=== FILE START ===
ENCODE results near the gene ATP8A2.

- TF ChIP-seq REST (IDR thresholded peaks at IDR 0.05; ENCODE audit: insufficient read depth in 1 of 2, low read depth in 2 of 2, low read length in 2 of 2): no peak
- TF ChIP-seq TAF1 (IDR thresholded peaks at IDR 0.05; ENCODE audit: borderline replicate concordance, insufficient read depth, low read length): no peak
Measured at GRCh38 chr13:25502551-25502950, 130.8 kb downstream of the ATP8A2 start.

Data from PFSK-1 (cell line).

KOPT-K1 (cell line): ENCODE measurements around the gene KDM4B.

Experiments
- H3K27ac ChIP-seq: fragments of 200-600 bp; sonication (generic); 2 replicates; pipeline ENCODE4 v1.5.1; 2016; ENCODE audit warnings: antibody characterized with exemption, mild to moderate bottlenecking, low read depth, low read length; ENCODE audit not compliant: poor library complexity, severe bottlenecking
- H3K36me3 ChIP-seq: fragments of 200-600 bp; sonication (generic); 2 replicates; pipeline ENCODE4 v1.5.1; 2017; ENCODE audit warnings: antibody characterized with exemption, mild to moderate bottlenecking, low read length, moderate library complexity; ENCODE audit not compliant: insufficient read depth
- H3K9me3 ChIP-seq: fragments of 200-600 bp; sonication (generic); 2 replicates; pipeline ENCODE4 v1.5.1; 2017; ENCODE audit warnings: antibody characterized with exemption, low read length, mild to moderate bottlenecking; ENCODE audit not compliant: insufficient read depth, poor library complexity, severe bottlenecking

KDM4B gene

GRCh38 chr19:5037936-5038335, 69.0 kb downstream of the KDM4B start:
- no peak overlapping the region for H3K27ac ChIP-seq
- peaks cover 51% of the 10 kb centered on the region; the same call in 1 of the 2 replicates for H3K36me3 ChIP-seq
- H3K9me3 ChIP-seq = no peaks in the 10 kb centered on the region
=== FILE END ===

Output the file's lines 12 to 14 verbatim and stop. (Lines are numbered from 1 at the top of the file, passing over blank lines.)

GRCh38 chr19:5037936-5038335, 69.0 kb downstream of the KDM4B start:
- no peak overlapping the region for H3K27ac ChIP-seq
- peaks cover 51% of the 10 kb centered on the region; the same call in 1 of the 2 replicates for H3K36me3 ChIP-seq